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      The expansion of agriculture has shaped the recent evolutionary history of a specialized squash pollinator


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          The conversion of natural to agricultural environments results in a dramatic modification of existing ecological conditions, and there are well-studied examples of crop pests that have rapidly evolved to fill novel agricultural niches. However, the degree to which agricultural intensification influences the evolution of wild insect pollinators is unknown, despite the importance of these mutualists to the global food supply and the persistence of plant populations. This study demonstrates that historical human agriculture in North America has had a profound impact on the recent evolutionary history of a wild, squash-specialized bee that is an essential pollinator of cucurbit crops. This provides a clear example of the role of agriculture as an evolutionary force acting on wild insect pollinators.


          The expansion of agriculture is responsible for the mass conversion of biologically diverse natural environments into managed agroecosystems dominated by a handful of genetically homogeneous crop species. Agricultural ecosystems typically have very different abiotic and ecological conditions from those they replaced and create potential niches for those species that are able to exploit the abundant resources offered by crop plants. While there are well-studied examples of crop pests that have adapted into novel agricultural niches, the impact of agricultural intensification on the evolution of crop mutualists such as pollinators is poorly understood. We combined genealogical inference from genomic data with archaeological records to demonstrate that the Holocene demographic history of a wild specialist pollinator of Cucurbita (pumpkins, squashes, and gourds) has been profoundly impacted by the history of agricultural expansion in North America. Populations of the squash bee Eucera pruinosa experienced rapid growth in areas where agriculture intensified within the past 1,000 y, suggesting that the cultivation of Cucurbita in North America has increased the amount of floral resources available to these bees. In addition, we found that roughly 20% of this bee species’ genome shows signatures of recent selective sweeps. These signatures are overwhelmingly concentrated in populations from eastern North America where squash bees were historically able to colonize novel environments due to human cultivation of Cucurbita pepo and now exclusively inhabit agricultural niches. These results suggest that the widespread cultivation of crops can prompt adaptation in wild pollinators through the distinct ecological conditions imposed by agricultural environments.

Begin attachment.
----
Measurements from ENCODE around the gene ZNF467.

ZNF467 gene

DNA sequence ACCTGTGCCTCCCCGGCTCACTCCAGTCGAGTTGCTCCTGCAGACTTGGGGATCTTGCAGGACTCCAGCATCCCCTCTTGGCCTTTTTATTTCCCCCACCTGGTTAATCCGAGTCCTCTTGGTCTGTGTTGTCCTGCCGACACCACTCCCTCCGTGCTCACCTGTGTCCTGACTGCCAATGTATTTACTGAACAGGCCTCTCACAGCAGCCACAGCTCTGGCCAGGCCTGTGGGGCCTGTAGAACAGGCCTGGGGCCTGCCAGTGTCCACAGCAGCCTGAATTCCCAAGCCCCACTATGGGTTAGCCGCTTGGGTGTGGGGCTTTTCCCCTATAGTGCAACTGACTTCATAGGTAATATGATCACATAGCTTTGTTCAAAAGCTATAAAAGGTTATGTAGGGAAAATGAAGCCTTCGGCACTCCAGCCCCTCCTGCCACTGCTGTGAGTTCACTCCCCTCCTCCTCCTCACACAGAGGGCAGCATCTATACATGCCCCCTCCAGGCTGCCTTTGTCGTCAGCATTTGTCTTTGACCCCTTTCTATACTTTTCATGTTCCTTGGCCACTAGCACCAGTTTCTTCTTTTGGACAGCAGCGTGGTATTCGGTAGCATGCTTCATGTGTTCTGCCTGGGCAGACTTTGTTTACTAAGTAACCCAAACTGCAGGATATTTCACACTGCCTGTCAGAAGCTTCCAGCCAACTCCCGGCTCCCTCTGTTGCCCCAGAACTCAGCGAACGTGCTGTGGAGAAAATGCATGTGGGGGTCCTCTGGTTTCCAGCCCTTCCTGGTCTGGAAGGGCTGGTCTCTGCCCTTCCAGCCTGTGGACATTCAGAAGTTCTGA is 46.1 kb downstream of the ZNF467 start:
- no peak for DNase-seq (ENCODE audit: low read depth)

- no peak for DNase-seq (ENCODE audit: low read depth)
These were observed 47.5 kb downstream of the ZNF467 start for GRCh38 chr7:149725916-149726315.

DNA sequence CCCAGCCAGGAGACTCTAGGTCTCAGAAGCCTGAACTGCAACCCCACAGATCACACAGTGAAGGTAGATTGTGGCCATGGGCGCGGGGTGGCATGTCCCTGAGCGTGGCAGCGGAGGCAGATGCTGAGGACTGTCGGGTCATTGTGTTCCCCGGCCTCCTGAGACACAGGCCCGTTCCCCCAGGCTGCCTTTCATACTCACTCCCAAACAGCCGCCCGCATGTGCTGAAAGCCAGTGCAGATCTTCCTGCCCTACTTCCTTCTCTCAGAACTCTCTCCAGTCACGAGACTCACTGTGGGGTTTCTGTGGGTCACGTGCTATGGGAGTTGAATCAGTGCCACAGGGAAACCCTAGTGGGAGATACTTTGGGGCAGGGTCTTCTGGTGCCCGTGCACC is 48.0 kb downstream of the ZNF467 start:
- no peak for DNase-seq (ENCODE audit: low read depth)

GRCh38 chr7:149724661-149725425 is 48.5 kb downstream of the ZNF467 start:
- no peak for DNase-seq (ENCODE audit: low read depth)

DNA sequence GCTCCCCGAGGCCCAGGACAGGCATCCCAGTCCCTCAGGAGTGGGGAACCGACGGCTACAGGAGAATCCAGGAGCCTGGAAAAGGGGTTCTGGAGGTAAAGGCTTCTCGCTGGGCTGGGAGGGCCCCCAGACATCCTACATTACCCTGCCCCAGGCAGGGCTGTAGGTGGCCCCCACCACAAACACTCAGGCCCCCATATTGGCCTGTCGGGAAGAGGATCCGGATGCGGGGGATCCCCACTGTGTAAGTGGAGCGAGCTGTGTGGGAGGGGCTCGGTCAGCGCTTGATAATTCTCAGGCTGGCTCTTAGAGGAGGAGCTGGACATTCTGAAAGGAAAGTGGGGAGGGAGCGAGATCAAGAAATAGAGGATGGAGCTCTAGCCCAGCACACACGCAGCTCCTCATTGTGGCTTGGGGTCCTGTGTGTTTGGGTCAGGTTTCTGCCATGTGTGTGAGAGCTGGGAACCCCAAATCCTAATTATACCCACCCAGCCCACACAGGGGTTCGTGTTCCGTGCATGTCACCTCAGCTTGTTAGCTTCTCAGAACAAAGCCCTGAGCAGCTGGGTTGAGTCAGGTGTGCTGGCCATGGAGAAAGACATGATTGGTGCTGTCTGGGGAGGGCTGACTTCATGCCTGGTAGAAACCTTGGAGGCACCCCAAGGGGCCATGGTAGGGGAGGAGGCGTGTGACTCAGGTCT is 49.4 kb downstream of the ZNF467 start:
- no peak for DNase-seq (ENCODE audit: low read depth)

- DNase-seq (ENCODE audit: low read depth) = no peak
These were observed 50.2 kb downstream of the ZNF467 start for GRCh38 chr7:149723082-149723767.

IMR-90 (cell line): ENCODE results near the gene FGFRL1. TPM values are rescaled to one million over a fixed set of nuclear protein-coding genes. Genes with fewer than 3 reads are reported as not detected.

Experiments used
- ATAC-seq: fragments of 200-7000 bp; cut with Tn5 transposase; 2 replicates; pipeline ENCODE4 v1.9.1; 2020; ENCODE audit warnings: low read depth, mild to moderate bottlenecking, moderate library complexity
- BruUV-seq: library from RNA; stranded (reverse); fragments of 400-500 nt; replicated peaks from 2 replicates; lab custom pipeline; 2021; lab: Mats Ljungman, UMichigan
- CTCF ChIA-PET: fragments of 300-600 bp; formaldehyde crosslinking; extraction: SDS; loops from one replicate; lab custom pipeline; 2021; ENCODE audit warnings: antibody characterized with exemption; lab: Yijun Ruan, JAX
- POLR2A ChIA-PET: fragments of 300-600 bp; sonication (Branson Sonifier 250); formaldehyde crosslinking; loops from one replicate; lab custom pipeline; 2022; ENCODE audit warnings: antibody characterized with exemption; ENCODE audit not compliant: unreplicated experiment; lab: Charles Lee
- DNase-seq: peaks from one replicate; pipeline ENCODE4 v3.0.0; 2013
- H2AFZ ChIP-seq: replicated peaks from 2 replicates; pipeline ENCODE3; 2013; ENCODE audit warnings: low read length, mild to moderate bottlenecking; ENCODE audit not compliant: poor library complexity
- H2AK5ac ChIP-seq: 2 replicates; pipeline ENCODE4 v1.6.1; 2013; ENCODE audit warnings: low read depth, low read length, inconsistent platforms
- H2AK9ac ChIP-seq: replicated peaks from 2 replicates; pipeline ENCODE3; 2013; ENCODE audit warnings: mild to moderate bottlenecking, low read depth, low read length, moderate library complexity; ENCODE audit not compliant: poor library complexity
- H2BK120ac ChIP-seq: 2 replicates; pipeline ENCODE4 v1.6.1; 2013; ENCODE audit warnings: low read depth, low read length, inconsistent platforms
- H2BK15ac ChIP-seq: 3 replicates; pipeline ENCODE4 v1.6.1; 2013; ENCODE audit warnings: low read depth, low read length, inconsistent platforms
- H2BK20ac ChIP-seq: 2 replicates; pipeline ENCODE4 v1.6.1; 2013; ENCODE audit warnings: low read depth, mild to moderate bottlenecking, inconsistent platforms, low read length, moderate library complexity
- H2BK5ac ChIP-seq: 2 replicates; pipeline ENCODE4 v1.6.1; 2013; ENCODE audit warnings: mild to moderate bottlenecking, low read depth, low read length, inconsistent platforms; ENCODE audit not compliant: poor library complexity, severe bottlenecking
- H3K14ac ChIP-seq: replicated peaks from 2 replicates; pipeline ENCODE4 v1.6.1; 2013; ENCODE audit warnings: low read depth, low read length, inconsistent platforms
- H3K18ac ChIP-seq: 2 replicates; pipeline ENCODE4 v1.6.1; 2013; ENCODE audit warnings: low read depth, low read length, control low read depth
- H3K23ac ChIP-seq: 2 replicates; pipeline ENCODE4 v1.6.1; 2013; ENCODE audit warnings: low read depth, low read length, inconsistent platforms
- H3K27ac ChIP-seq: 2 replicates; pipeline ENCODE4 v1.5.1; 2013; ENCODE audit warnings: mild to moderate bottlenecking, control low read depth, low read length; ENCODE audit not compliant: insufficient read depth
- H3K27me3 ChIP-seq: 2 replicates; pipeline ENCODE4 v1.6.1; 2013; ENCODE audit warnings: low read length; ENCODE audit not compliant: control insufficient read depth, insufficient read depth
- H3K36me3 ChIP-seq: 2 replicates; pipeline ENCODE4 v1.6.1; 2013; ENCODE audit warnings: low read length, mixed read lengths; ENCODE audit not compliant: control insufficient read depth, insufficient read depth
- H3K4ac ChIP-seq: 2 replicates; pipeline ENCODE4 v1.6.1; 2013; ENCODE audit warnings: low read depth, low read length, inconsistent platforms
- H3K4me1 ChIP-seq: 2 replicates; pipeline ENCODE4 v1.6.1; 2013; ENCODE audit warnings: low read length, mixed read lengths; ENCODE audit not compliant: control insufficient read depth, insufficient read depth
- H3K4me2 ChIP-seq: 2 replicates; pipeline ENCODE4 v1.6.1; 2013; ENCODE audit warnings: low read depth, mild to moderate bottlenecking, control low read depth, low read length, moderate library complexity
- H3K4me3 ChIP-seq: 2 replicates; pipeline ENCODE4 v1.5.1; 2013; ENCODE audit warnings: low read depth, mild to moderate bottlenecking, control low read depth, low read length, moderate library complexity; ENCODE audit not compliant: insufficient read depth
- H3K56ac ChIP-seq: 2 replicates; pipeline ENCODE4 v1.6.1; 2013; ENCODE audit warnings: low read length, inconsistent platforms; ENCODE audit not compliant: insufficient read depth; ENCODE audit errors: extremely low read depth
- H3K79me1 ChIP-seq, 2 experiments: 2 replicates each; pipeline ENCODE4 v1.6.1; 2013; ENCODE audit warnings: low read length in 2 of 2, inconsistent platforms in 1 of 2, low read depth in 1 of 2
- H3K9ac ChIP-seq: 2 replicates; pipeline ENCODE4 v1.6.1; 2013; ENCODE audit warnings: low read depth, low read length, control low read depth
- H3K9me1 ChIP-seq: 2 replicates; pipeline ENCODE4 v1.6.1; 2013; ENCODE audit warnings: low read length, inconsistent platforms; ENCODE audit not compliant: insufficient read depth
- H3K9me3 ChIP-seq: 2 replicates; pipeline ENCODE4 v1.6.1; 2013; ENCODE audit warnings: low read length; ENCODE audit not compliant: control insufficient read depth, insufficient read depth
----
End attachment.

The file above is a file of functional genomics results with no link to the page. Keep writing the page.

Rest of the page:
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          The Sequence Alignment/Map format and SAMtools

          Summary: The Sequence Alignment/Map (SAM) format is a generic alignment format for storing read alignments against reference sequences, supporting short and long reads (up to 128 Mbp) produced by different sequencing platforms. It is flexible in style, compact in size, efficient in random access and is the format in which alignments from the 1000 Genomes Project are released. SAMtools implements various utilities for post-processing alignments in the SAM format, such as indexing, variant caller and alignment viewer, and thus provides universal tools for processing read alignments. Availability: http://samtools.sourceforge.net Contact: rd@sanger.ac.uk
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            SPAdes: a new genome assembly algorithm and its applications to single-cell sequencing.

            The lion's share of bacteria in various environments cannot be cloned in the laboratory and thus cannot be sequenced using existing technologies. A major goal of single-cell genomics is to complement gene-centric metagenomic data with whole-genome assemblies of uncultivated organisms. Assembly of single-cell data is challenging because of highly non-uniform read coverage as well as elevated levels of sequencing errors and chimeric reads. We describe SPAdes, a new assembler for both single-cell and standard (multicell) assembly, and demonstrate that it improves on the recently released E+V-SC assembler (specialized for single-cell data) and on popular assemblers Velvet and SoapDeNovo (for multicell data). SPAdes generates single-cell assemblies, providing information about genomes of uncultivatable bacteria that vastly exceeds what may be obtained via traditional metagenomics studies. SPAdes is available online ( http://bioinf.spbau.ru/spades ). It is distributed as open source software.